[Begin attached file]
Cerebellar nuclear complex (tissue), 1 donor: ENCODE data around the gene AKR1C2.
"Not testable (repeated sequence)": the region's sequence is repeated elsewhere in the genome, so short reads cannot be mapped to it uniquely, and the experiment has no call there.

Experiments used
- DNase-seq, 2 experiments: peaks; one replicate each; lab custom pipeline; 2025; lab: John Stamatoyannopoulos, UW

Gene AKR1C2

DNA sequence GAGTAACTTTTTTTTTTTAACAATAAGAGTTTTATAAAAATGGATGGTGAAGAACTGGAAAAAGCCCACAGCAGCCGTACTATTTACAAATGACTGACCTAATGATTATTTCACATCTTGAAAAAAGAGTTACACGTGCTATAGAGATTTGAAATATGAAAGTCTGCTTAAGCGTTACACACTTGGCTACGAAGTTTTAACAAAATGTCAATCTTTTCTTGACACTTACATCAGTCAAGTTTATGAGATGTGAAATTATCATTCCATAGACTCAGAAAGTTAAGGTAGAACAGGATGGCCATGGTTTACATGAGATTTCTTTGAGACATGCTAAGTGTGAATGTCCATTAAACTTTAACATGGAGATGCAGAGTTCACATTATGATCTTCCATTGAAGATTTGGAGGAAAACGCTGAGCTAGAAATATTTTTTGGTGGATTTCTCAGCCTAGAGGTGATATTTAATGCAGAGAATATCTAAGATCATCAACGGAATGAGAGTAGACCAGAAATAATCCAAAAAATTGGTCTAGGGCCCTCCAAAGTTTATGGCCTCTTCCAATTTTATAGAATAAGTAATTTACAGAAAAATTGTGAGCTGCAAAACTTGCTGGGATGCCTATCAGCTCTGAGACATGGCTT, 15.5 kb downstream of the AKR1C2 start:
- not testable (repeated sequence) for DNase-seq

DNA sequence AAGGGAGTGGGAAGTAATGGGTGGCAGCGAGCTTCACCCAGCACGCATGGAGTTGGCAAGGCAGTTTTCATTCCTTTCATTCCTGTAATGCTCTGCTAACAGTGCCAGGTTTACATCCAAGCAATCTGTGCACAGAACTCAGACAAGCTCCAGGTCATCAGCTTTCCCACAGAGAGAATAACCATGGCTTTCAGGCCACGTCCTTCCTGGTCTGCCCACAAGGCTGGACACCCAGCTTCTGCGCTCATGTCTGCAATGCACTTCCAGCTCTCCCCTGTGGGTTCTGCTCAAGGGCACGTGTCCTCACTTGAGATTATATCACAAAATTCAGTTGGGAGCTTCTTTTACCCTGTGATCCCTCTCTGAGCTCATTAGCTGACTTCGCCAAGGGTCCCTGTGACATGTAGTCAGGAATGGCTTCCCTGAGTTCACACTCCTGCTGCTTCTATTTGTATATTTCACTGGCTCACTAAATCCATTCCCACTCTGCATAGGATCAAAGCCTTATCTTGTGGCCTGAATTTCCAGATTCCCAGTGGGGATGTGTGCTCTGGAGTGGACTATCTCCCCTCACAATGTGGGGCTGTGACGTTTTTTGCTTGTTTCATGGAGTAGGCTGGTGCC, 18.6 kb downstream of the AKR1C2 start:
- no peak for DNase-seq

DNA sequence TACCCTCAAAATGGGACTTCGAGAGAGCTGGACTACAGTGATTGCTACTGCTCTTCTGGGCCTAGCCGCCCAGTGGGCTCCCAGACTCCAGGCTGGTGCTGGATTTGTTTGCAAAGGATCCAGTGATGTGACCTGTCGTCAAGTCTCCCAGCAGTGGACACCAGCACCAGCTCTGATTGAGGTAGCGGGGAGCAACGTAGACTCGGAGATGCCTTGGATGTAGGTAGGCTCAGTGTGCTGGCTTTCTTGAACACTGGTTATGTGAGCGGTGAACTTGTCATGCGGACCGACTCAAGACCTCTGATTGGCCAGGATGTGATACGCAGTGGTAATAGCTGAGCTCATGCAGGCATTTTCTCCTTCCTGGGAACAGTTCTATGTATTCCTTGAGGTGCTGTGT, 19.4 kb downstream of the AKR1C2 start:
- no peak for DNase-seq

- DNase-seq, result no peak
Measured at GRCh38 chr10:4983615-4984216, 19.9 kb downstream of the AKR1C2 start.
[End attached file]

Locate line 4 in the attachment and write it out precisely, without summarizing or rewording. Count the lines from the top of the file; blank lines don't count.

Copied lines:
- DNase-seq, 2 experiments: peaks; one replicate each; lab custom pipeline; 2025; lab: John Stamatoyannopoulos, UW